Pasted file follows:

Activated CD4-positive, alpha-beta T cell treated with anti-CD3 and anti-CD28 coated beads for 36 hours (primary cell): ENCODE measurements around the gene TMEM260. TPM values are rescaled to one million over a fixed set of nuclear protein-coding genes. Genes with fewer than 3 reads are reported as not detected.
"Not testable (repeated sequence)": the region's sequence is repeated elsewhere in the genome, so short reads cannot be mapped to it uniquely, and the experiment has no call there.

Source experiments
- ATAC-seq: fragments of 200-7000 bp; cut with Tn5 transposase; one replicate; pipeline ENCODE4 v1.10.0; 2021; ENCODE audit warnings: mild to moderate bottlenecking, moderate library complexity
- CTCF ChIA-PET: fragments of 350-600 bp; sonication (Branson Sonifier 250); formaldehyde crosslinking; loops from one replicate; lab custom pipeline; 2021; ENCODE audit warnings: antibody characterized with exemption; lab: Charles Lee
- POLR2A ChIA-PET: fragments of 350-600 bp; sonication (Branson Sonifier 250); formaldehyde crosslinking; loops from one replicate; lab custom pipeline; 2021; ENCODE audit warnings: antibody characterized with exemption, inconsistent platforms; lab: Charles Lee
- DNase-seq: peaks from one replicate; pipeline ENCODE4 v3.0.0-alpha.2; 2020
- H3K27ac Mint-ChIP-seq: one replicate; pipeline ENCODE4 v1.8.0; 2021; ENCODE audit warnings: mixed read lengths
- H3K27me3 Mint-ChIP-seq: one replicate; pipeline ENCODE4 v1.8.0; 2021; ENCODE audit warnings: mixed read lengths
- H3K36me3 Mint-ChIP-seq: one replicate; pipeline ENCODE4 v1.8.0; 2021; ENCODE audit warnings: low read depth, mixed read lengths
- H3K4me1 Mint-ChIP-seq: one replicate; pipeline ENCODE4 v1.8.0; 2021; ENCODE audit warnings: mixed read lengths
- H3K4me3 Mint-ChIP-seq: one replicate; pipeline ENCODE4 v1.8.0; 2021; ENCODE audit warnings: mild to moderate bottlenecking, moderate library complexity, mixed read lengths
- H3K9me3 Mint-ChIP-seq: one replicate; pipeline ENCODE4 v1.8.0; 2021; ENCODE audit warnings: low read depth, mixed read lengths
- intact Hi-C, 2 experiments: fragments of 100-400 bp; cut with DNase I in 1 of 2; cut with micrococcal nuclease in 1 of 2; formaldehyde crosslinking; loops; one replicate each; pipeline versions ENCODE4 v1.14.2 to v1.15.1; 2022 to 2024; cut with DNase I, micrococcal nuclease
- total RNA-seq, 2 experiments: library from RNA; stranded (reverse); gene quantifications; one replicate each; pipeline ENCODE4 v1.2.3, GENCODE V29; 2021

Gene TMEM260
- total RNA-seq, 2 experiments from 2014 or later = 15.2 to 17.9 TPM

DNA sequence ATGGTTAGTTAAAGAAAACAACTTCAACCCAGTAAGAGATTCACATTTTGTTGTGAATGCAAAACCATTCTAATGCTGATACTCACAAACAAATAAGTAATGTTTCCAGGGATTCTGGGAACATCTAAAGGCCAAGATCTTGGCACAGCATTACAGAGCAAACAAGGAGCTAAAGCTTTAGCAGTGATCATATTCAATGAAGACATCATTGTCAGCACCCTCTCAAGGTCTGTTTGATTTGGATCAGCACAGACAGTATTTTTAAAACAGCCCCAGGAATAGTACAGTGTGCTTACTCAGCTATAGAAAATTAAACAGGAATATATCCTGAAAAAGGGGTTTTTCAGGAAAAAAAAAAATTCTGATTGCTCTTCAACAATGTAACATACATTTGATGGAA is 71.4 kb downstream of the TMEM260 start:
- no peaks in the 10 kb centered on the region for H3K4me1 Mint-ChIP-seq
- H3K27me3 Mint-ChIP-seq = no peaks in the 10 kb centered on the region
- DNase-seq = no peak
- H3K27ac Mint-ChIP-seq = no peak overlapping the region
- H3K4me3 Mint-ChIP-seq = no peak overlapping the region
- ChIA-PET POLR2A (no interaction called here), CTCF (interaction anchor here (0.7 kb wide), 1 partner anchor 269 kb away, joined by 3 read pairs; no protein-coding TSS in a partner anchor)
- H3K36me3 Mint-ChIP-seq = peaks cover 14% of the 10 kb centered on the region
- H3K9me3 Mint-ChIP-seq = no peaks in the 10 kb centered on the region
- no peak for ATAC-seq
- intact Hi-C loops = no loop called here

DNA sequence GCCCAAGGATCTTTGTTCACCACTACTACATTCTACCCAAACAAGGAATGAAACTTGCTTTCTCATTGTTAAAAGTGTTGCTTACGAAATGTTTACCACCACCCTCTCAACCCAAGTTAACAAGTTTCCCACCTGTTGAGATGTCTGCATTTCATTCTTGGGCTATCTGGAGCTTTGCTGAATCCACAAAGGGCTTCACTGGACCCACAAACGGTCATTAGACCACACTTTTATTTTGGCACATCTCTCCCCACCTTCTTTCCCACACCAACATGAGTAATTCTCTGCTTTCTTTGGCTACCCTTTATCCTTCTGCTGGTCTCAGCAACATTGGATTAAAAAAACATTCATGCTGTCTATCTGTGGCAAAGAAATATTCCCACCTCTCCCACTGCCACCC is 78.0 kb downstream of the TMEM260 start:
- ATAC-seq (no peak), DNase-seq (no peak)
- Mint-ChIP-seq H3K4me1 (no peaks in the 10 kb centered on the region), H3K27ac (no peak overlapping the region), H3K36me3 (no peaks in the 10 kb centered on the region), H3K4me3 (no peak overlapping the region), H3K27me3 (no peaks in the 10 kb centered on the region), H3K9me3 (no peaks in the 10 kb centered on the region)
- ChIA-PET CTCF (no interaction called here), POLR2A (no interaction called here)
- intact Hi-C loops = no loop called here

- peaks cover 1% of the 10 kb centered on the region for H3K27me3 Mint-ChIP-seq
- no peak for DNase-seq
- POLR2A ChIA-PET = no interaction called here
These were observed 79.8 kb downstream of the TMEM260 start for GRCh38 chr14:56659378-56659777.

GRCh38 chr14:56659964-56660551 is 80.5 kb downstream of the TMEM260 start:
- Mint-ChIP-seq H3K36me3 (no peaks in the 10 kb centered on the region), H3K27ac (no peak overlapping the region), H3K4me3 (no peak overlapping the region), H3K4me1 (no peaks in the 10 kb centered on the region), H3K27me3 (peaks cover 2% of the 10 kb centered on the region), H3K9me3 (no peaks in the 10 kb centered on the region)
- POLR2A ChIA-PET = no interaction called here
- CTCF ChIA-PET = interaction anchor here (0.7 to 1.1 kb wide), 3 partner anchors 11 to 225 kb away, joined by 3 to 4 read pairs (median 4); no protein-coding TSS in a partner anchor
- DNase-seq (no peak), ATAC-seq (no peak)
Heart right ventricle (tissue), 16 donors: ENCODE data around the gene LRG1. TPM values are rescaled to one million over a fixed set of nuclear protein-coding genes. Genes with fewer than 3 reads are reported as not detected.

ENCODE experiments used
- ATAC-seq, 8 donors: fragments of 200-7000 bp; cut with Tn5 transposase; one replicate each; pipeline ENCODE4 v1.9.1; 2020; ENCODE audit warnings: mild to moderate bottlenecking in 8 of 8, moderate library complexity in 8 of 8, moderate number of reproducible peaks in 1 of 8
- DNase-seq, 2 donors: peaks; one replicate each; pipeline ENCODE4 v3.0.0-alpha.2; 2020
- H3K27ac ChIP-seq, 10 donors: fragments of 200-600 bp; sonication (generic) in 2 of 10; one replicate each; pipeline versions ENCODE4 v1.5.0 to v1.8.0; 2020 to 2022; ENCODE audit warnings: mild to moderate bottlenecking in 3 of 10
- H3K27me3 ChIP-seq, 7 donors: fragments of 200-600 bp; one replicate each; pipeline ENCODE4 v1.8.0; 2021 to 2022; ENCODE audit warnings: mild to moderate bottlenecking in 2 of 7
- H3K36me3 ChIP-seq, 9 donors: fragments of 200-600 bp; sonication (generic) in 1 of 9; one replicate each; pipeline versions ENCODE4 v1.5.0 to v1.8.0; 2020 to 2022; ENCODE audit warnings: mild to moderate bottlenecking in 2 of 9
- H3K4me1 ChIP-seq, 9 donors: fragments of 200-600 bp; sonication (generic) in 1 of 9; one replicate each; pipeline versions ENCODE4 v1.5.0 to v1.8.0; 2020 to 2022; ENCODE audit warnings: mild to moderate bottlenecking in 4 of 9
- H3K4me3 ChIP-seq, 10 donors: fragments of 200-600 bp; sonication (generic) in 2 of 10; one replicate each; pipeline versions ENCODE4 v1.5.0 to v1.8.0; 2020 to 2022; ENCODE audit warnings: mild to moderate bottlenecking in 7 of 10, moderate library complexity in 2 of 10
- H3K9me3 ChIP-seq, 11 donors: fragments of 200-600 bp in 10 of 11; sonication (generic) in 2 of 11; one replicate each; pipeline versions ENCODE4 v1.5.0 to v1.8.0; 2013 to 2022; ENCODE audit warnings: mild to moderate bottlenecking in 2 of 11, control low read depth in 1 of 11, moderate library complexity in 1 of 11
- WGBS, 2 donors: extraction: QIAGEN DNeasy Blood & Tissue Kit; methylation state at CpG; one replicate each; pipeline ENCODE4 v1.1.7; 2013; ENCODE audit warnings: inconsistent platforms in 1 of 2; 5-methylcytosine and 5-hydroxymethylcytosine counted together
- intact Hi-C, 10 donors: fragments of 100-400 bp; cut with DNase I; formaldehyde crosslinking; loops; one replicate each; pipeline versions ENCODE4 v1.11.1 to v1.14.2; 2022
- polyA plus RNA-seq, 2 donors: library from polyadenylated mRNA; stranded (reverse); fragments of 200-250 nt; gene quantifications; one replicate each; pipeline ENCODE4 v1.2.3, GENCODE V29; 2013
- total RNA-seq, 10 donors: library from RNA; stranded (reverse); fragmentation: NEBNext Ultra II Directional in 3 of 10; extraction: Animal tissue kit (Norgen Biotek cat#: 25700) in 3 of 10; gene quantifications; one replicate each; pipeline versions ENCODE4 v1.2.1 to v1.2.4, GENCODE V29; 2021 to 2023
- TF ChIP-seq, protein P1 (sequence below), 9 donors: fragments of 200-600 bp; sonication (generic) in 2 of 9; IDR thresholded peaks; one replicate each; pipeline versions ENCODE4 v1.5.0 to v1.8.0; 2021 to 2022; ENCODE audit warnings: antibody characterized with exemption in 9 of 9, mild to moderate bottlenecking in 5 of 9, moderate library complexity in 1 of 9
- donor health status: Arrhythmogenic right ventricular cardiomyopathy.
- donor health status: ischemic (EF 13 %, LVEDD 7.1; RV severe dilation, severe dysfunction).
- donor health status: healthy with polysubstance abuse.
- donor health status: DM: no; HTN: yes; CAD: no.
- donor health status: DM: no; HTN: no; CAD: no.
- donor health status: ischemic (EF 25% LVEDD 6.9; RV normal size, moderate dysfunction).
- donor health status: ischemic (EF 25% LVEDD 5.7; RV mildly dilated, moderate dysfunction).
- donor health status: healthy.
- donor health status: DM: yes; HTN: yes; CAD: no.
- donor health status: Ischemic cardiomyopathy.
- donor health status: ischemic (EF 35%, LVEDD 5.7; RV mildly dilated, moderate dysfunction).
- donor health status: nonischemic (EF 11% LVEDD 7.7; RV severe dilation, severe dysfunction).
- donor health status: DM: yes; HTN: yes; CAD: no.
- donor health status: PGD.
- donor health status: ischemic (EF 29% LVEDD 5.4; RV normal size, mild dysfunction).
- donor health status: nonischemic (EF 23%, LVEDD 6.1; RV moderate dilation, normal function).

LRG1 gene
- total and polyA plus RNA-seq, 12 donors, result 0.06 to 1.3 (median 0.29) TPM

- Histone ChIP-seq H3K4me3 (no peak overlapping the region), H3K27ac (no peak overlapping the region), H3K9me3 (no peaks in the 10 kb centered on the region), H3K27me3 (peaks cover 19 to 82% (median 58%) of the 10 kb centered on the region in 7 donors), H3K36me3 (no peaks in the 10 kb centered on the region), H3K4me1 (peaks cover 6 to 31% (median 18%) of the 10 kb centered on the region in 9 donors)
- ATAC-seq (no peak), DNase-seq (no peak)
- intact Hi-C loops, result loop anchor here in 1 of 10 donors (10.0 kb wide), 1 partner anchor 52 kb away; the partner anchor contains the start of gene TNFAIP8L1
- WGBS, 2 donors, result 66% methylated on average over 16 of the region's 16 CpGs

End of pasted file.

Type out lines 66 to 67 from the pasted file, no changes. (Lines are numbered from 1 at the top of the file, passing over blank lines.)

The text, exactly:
- donor health status: DM: yes; HTN: yes; CAD: no.
- donor health status: Ischemic cardiomyopathy.